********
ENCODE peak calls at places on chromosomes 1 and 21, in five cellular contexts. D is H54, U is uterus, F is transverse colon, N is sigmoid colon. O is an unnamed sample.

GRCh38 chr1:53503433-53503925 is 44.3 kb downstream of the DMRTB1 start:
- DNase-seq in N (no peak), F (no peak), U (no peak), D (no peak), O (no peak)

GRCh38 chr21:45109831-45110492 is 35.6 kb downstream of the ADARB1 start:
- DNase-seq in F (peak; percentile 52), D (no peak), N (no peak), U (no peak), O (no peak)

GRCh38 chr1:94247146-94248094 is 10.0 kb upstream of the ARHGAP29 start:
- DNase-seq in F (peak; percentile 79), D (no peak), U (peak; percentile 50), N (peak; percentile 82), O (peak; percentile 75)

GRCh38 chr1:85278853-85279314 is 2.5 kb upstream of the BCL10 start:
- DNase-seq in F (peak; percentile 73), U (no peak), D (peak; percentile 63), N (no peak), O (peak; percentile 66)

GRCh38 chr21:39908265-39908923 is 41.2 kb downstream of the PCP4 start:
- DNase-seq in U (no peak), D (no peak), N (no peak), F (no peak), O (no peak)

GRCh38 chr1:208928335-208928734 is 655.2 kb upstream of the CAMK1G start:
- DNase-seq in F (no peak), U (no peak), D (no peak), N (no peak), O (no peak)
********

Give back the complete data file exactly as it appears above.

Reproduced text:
ENCODE peak calls at places on chromosomes 1 and 21, in five cellular contexts. D is H54, U is uterus, F is transverse colon, N is sigmoid colon. O is an unnamed sample.

GRCh38 chr1:53503433-53503925 is 44.3 kb downstream of the DMRTB1 start:
- DNase-seq in N (no peak), F (no peak), U (no peak), D (no peak), O (no peak)

GRCh38 chr21:45109831-45110492 is 35.6 kb downstream of the ADARB1 start:
- DNase-seq in F (peak; percentile 52), D (no peak), N (no peak), U (no peak), O (no peak)

GRCh38 chr1:94247146-94248094 is 10.0 kb upstream of the ARHGAP29 start:
- DNase-seq in F (peak; percentile 79), D (no peak), U (peak; percentile 50), N (peak; percentile 82), O (peak; percentile 75)

GRCh38 chr1:85278853-85279314 is 2.5 kb upstream of the BCL10 start:
- DNase-seq in F (peak; percentile 73), U (no peak), D (peak; percentile 63), N (no peak), O (peak; percentile 66)

GRCh38 chr21:39908265-39908923 is 41.2 kb downstream of the PCP4 start:
- DNase-seq in U (no peak), D (no peak), N (no peak), F (no peak), O (no peak)

GRCh38 chr1:208928335-208928734 is 655.2 kb upstream of the CAMK1G start:
- DNase-seq in F (no peak), U (no peak), D (no peak), N (no peak), O (no peak)